“So also, when you see these things taking place, you know that the kingdom of God is near.”
Luke 21:31

During Advent we anticipate the arrival of a baby who will change the world, reflecting on the meaning of this event in our daily lives.
During Advent, Psalms Modern is seeking folks to reflect on their experiences of church in anticipation of new ways to expand our ministry.

We’re asking you to think of the elements and experiences of church that mean the most to you personally and complete the sentence:
“When… , I know that the kingdom of God is near.”

Elaboration may be added but is not necessary. Please e-mail your statement to us at presbyterianwelcome@gmail.com no later than November 23, 2009 if you would like to participate.

27 October 2009

Claiming Vision (Mark 10:46-52)

Rev. Richard S. Hong
First Presbyterian Church of Englewood

The story of Bartimaeus, though brief, is a story that you could spend hours talking about, exchanging little “Did you notice…?” tidbits of information. Did you notice that they enter and Jericho and immediately leave – what happened there? Did you notice that he is the only person in Mark who is healed and is named? Did you notice that Mark explains that Bar-timaeus means “son of Timaeus”, even though anyone who has the least familiarity with Hebrew would understand this?

It is often easier to discuss trivia than face the obvious. And the obvious fact of this story is that a blind person, reduced to begging for sustenance, was not only ignored, people tried to silence him. And who did it? The very people who were supposedly following Jesus.

It’s easier to show off our learned study of the Scriptures than it is to face the possibility that we, as followers of Jesus today, are sometimes no different from the followers of Jesus in his day. How many Bartimaeuses are there in the world whom we are ignoring? How often do we wish that the persecuted and the oppressed would either go away or be quiet rather than assert their claim to healing?

Bartimaeus claimed his right to be heard. Today, for all who are being persecuted, for all made to feel like lesser people, his cry is your cry. Whether you are being told to be silent in the face of oppression based on your sexual orientation, gender, race, socioeconomic class – be like Bartimaeus and claim your right to the vision that God has for you.

The Bartimaeuses of the world need to speak out because it is too easy for us to overlook them. We read this story and it’s ho-hum … another healing story. They always get healed. It gets routine. We forget about the ones who are being ignored.

The way to be transformed into people who will hear the cries of the hurting every time is to stop reading this story from the outside and instead let the story get inside of us. Because inside each of us there is a Bartimaeus. Every single one of us has a place of rejection, of pain, of loss. Too many of us tell the Bartimaeus within us to be silent. We only allow the successful, popular, “socially acceptable” parts of us to be seen and heard while burying the hurting parts of our souls. When we do that even to ourselves, we become more like the followers who tried to silence Bartimaeus. We become oppressors rather than healers. But when the Bartimaeus in us experiences the healing love of Christ we learn to connect with every Bartimaeus around us.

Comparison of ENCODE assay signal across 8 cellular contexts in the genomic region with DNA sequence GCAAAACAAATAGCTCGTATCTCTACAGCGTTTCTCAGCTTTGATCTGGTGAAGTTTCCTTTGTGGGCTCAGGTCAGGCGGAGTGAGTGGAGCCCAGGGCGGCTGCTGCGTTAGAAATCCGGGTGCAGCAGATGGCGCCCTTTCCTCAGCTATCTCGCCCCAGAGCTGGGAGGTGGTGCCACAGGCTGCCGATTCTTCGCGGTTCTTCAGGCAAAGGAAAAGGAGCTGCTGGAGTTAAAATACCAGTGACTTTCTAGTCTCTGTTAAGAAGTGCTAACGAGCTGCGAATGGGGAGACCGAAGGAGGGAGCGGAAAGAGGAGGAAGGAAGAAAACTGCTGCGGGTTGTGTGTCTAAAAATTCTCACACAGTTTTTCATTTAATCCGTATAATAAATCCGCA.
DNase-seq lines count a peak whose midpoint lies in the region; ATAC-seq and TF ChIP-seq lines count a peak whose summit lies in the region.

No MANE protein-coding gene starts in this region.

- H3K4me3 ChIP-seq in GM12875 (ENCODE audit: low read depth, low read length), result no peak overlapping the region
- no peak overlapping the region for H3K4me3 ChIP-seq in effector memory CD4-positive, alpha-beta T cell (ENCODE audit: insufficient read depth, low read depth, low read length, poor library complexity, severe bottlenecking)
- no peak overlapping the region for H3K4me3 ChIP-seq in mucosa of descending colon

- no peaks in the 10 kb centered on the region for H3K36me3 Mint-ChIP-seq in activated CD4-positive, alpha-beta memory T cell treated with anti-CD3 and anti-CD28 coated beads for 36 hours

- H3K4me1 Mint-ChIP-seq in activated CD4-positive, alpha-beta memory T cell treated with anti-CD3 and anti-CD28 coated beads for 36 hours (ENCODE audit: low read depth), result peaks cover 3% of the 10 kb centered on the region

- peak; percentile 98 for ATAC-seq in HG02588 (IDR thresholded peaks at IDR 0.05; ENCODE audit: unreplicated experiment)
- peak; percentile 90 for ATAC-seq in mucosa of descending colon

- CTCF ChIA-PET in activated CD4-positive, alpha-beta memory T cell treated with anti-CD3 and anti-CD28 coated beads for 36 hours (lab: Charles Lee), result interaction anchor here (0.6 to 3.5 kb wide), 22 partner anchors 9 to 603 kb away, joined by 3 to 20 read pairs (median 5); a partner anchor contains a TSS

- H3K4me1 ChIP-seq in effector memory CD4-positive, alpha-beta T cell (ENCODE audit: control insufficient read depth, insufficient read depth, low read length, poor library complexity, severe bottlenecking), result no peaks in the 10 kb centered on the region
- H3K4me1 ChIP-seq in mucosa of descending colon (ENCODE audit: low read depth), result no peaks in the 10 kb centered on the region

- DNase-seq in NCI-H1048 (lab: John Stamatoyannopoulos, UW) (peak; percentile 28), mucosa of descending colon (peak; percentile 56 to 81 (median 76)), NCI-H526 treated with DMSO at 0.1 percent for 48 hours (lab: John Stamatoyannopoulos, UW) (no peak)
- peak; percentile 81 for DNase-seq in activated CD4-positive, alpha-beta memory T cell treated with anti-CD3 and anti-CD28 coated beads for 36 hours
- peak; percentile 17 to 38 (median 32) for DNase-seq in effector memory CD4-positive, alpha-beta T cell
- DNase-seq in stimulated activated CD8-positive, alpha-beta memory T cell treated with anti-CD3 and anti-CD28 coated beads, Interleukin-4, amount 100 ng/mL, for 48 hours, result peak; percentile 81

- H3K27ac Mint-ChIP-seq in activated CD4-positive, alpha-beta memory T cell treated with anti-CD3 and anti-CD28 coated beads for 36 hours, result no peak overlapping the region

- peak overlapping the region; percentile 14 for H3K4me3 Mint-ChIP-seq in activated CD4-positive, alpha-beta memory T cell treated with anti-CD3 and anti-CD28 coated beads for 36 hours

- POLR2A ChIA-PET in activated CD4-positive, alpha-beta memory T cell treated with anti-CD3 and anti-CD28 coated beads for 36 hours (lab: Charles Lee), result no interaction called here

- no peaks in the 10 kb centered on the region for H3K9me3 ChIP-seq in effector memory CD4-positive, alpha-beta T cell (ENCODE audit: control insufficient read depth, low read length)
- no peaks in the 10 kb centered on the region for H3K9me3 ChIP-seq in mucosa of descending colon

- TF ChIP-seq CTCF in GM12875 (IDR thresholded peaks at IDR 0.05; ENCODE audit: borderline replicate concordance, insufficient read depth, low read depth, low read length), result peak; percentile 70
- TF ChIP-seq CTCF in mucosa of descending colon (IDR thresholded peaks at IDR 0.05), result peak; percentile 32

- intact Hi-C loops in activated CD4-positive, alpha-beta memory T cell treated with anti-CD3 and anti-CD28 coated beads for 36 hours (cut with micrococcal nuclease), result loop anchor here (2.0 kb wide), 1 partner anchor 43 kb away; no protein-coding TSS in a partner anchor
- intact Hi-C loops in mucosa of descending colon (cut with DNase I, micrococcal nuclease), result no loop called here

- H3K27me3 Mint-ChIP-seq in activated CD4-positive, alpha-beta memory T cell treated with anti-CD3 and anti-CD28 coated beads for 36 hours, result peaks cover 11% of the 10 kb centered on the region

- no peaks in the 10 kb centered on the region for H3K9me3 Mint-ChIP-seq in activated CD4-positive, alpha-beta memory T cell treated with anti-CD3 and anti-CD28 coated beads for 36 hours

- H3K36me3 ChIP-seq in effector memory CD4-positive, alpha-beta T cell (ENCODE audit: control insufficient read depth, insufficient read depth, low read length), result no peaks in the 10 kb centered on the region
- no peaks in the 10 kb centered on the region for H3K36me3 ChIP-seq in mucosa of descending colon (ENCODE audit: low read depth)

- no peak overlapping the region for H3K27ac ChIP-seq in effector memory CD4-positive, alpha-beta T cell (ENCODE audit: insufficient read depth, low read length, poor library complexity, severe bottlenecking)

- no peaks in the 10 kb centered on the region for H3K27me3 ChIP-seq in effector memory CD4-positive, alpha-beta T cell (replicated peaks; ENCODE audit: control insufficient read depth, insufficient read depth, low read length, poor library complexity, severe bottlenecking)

So… Did you notice that Bartimaeus, unlike most of the people Jesus heals, follows him along the way? Jesus needs Bartimaeus to follow him. Because with Bartimaeus following him, do you think the next blind beggar will be silenced? It is easy to think that Jesus only needs or wants the successful, gifted part of ourselves. But Jesus – and by extension the Church – perhaps more than anything else we have to offer, needs the Bartimaeus in us. Because the Bartimaeus in each of us is where Christ meets the needs of the world. And when the Bartimaeus in us follows Christ, the Church becomes the community of those who will always listen for the cries of those whose healing is yet to come.

19 October 2009

A Reflection on Psalm 131

Rev. Jean Southard


O Lord, my heart is not lifted up,

my eyes are not raised too high;

I do not occupy myself with things

too great and marvelous for me.

But I have calmed and quieted my soul,

like a weaned child with its mother;

my soul is like the weaned child

that is with me.

O Israel, hope in the Lord

from this time on and forevermore.

I grew up in the era of black and white TV, an age when Groucho Marx and Ed Sullivan ruled the airwaves and the episodes of “I Love Lucy” were not reruns. It was commonplace to hear Groucho sound surprised when a lovely blonde woman gave a correct answer on his quiz show. He would often ask in wonderment, “How did a pretty girl like you get to be so smart?” In a test of wills with her husband Ricky, Lucy never won outright, but had to get her way by scheming and conniving behind his back, which sometimes resulted in his tipping her over his knee for a hard spanking. What may surprise you is that I never questioned the appropriateness of that at the time. In my own household, the man was King. Upon reaching driving age, my older brother received a car. My sister and I did not. It never occurred to us to complain. It was only later, looking back through the lens of the women’s movement, that I found I could no longer tolerate such blatant assaults on the rights and dignity of women.